Otis Fulton, Ph.D.

Otis Fulton, Ph.D.

Otis Fulton, Ph.D., spent most of his career in the education industry, working at the psychometric research and development firm MetaMetrics Inc., Pearson Education and others. Since 2013, he has focused on the nonprofit sector, applying psychology to fundraising and donor behavior at TurnkeyHe is the co-author of the 2017 book, ”Dollar Dash: The Behavioral Economics of Peer-to-Peer Fundraising” and is a frequent speaker at national nonprofit conferences. With Katrina VanHuss, he co-authors a blog at NonProfit PRO, “Peeling the Onion,” on the intersection of psychology and philanthropy.

Otis is a much-sought-after copywriter for nonprofit fundraising messages. He has written campaigns for UNICEF, St. Jude’s Children’s Research Hospital, March of Dimes, Susan G. Komen, the USO and dozens of other organizations. He has a Ph.D. in social psychology from Virginia Commonwealth University and a Bachelor of Arts from the University of Virginia, where he also played on UVA’s first ACC champion basketball team.

Bad at Relationships? Five Moves to Ensure Success

Whether you are a CEO trying to form a partnership with a board chair, a development director trying to work more closely with the marketing director or a major gifts officer trying to build a relationship with a donor, the relationship is everything. But for some of us, it’s hard.

How to Build Your Nonprofit Community

Similar to for-profits, “selling” our missions is no different than selling consumer goods. Here’s how to build your community.

The Power of Giving Thanks

Showing gratitude is key to retaining supporters, and retention is crucial to the financial health of charitable organizations.

Don’t Make Year-End Giving a Transaction

Year-end revenue is essential to the well-being of many nonprofits. It’s important to communicate with supporters in such a way to maximize not only short-term income but subsequent giving as well. A feature of most year-end campaigns emphasizes the tax benefits of charitable giving.   

Where to Begin Building Trust

Trust is your nonprofit’s most valuable asset. Donors support your mission so you will make something they think is important happen.

Income Inequality Is Impacting Your Nonprofit

There’s a potential silent killer of nonprofit revenue out there, going largely unnoticed. It’s income inequality, and we’d be wise to start paying attention.

'Peopling' Avoidance Creates Back-to-Work Issues

Turnkey runs many peer experience sharing groups for C-Suite social good executives. In those private rooms, leadership talks about struggles with workforce issues regarding where and how people work. Here’s what we’ve heard.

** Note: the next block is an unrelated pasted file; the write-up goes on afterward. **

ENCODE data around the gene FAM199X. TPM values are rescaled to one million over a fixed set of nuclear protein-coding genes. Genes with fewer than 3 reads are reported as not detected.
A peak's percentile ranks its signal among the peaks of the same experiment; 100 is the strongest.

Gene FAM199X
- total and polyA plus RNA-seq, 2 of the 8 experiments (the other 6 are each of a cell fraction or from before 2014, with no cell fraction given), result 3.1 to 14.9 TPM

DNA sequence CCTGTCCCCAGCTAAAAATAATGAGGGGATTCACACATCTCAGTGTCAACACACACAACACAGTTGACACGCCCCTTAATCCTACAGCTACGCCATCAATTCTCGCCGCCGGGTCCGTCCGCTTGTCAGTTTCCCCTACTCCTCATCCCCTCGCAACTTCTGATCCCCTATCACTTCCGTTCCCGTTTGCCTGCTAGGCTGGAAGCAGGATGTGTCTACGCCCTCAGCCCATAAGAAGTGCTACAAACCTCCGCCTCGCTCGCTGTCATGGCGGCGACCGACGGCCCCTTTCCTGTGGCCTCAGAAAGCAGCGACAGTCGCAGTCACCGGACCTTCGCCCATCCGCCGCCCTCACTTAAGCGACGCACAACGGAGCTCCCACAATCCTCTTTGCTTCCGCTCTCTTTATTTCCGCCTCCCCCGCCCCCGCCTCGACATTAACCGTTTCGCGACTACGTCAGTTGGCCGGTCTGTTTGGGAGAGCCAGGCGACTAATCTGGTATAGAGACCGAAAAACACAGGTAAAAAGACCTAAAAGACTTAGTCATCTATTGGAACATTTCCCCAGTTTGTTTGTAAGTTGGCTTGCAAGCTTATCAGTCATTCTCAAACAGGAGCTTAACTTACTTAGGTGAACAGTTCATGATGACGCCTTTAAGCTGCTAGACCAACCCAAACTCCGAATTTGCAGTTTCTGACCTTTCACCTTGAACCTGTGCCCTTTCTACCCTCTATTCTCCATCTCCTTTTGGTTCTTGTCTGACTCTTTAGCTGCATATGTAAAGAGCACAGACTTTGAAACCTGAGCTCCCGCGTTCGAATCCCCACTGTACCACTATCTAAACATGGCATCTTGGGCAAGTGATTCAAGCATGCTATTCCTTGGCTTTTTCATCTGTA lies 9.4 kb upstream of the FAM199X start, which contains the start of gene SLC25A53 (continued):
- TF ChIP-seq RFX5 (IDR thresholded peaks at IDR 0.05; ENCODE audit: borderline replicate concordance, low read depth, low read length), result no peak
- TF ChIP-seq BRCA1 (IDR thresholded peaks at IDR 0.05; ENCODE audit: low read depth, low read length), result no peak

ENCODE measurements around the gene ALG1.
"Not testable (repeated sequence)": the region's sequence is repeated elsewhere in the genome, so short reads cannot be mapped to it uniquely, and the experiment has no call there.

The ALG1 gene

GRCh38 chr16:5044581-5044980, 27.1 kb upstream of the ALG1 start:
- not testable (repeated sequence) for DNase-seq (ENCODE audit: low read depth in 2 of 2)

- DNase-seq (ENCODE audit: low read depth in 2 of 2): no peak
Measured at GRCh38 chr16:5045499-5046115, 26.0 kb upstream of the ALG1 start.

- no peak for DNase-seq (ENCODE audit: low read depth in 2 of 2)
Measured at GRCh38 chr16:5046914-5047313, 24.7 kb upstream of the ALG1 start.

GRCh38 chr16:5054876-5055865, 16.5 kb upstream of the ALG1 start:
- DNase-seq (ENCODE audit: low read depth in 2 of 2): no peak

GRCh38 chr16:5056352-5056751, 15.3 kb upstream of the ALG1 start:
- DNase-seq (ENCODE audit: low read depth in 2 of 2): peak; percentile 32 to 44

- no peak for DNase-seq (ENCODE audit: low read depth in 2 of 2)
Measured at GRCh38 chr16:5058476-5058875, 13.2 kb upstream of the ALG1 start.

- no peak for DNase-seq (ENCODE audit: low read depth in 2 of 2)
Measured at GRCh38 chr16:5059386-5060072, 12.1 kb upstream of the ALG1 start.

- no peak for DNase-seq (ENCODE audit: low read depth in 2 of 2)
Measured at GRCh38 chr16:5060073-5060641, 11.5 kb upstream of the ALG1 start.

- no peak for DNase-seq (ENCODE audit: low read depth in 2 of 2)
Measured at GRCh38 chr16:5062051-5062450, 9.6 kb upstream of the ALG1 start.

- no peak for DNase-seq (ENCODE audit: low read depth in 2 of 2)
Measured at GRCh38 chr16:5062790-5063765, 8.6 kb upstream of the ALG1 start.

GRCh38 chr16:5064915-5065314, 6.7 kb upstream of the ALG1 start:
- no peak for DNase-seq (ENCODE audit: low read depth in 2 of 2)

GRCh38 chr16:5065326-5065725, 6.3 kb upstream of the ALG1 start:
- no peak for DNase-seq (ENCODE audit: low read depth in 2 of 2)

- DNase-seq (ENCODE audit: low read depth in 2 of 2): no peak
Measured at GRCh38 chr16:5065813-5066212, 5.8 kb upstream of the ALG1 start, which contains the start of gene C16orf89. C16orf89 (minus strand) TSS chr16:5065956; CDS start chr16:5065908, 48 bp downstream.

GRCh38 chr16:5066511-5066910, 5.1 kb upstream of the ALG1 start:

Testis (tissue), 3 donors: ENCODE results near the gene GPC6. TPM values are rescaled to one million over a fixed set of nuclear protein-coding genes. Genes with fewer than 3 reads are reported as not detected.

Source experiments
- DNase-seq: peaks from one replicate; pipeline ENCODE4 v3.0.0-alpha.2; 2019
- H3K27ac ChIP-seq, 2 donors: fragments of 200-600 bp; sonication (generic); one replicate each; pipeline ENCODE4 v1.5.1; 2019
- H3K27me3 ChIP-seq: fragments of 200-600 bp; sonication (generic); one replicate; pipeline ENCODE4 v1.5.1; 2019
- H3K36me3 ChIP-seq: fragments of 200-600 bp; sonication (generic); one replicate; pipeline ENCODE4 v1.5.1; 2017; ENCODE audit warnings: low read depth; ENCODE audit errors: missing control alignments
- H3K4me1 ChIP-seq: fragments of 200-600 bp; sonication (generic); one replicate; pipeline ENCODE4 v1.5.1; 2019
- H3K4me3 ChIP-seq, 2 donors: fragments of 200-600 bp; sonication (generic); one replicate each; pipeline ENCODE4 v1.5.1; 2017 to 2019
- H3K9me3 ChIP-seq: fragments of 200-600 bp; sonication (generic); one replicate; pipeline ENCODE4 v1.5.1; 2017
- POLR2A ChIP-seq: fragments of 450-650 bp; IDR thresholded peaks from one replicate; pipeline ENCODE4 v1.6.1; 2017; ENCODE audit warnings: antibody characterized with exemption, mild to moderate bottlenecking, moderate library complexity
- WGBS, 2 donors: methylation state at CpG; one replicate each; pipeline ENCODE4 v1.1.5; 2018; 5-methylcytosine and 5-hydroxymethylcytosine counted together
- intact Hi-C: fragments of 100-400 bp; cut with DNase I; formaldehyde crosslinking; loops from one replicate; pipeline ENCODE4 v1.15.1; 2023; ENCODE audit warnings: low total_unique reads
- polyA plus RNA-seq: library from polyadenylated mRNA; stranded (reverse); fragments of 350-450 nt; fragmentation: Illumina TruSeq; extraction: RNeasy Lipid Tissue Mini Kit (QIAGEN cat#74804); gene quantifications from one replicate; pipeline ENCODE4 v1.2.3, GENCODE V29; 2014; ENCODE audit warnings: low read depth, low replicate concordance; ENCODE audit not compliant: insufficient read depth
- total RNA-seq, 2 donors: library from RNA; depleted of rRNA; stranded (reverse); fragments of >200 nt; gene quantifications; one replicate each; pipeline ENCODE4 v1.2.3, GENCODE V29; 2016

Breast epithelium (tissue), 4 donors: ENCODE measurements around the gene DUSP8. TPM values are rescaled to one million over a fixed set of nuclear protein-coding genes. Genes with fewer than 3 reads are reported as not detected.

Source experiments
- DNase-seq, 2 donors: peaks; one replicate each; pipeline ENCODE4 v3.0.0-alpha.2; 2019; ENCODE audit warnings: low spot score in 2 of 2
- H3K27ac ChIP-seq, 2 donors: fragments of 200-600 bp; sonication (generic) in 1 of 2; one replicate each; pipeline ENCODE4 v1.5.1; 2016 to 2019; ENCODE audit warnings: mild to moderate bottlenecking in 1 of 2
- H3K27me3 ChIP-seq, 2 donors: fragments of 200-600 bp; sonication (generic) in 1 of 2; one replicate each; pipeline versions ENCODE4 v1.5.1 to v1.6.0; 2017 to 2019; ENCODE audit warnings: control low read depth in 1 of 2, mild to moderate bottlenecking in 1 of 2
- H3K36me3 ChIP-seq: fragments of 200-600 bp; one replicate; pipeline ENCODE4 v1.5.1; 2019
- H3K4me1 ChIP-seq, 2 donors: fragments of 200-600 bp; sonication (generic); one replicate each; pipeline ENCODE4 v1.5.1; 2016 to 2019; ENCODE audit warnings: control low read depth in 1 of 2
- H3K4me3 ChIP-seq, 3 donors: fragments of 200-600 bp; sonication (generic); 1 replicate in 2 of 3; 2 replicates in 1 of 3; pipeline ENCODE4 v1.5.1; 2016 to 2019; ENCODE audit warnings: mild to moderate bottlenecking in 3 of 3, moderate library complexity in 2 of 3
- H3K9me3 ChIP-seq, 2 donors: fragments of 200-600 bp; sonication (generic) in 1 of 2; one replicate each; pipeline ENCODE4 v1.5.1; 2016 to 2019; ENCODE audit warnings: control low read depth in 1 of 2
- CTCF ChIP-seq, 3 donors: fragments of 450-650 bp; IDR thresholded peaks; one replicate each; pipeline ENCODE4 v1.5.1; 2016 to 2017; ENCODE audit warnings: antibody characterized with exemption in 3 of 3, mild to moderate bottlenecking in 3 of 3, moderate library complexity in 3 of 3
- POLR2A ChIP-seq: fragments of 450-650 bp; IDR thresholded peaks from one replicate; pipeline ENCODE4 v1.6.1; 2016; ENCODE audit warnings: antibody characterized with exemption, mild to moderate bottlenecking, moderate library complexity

The Great Resignation Hits the C-Suite 

The Great Resignation has hit the C-suite — maybe yours. This phenomenon had been slowly percolating for years. Millennials, Gen X and Gen Z put “happy” at the top of their priority lists even before the pandemic. And, let’s be frank, we made fun of them.

Lifetime Value Starts With the Second Gift

The motivation that gets someone to take the first step to support an organization (donating or volunteering) is quite different from their motivation to continue to be engaged. We do not need any further proof of this than the lousy retention rates that nonprofit organizations suffer year after year.

Quit Calling It a 'Walk'

Our Groundhog Day conversation starts this way: “What activity should we pivot to right now?” We are going to make several arguments, most of which you will probably hate.

Why Disaffiliations Really Happen at Nonprofits

Chapter or affiliate, disaffiliations happen for several reasons that are spoken aloud. Typically, some significant change is a catalyst for the conversation. Often the change is toward unification, streamlining in some way, or a significant program change.

Community Building Is the Climate Change of Social Good

Community building is the climate change of social good. Building a community delivers future value as rewarding as the survival of humankind. Building and nurturing a community ensures your mission’s success.

How (and Why) To Make Organizational Alignment Happen

Lack of alignment can happen at any level because subordinate employees do not have the tools to see if their work aligns with the strategic plan. They may know their nonprofit needs to raise $14 million, but not the organizational goal of retaining more event participants and transitioning them to sustaining donors.